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Cohn-Bendit was a student leader during the unrest of May 1968 in France and he was also known during that time as Dany le Rouge (French for "Danny the Red", because of both his politics and the color of his hair).
He is co-president of the group European Greens–European Free Alliance in the European Parliament and also co-chairs the Spinelli Group, a European parliament intergroup aiming at relaunching the federalist project in Europe.
In 1994 he was elected to the European parliament. At the European elections in 1999, he re-entered French politics as the leader of the French Green Party (Les Verts) list. He found considerable support in the French media, who often feature him, even when he does not represent or is at odds with the French Green party. In 2002 he became president of the Green parliamentary group, together with the Italian MEP Monica Frassoni.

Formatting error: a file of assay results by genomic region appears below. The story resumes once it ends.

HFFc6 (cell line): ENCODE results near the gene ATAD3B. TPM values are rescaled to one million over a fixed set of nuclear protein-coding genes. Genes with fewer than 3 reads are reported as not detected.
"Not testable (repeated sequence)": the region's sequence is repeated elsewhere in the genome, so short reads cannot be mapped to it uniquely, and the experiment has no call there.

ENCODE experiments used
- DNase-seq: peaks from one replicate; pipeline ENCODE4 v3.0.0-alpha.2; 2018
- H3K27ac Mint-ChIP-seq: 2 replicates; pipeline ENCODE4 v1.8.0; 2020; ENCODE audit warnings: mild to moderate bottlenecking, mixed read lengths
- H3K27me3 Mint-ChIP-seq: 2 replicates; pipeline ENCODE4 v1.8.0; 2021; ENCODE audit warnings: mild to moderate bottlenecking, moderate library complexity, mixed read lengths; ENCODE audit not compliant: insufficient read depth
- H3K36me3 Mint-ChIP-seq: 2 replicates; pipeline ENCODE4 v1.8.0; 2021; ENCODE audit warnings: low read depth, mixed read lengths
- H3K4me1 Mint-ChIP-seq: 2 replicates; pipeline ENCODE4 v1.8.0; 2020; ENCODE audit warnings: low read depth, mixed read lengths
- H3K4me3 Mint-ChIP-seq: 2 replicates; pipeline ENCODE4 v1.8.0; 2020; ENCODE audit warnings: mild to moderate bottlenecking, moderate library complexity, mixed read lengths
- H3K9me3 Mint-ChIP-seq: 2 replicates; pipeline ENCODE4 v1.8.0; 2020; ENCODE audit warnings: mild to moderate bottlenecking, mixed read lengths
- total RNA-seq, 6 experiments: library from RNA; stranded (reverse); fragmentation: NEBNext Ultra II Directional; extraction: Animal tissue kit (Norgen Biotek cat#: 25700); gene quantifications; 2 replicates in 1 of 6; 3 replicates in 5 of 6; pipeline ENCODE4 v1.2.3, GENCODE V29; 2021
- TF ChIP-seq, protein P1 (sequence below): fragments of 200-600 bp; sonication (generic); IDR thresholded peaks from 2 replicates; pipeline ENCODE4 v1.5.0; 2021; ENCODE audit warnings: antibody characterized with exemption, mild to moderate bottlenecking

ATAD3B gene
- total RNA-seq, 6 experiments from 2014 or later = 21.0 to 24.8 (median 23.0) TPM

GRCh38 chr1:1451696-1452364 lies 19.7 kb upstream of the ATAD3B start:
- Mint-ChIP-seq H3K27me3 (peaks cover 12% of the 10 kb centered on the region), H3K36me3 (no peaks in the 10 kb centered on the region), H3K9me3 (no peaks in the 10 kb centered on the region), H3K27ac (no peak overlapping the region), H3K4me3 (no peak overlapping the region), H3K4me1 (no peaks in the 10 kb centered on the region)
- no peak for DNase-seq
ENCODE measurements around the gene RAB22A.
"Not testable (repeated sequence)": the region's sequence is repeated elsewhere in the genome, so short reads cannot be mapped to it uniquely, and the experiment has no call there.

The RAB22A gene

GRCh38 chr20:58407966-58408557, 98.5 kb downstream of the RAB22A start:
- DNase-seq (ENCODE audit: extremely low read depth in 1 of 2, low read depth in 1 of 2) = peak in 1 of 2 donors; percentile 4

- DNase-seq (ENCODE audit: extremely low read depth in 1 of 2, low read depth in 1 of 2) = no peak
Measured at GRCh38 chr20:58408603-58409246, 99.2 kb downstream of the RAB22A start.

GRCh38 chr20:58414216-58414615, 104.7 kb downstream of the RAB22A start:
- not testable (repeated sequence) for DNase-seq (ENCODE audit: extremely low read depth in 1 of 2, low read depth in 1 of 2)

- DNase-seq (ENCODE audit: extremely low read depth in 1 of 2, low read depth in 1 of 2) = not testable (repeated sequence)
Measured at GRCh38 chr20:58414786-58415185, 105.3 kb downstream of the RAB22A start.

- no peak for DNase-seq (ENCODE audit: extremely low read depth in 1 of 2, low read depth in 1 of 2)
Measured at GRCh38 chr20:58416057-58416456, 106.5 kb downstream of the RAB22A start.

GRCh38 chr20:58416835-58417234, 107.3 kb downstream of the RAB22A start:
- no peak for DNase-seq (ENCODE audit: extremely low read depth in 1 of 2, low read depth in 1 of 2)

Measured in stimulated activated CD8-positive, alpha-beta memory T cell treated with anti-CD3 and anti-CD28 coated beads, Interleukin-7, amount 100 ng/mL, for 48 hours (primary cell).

Cohn-Bendit's disregard for conventional European politics of left and right has made him more unpopular in France than in Germany. The French Green Party and the French left in general remain more attached to these distinctions, whereas in the German Green Party, the moderate Realo wing had already won over the hard-line Fundi wing, possible alliances with the Conservatives were no longer taboo, and third way policies under the center-left Gerhard Schröder government found considerable support. This, alongside his pro-European attitude, led him to participate in the 2004 European elections on the German side, where he became the highest male candidate on the list and was elected again.
In 2010, he was involved in founding JCall, an advocacy group based in Europe to lobby the European parliament on foreign policy issues concerning the Middle East.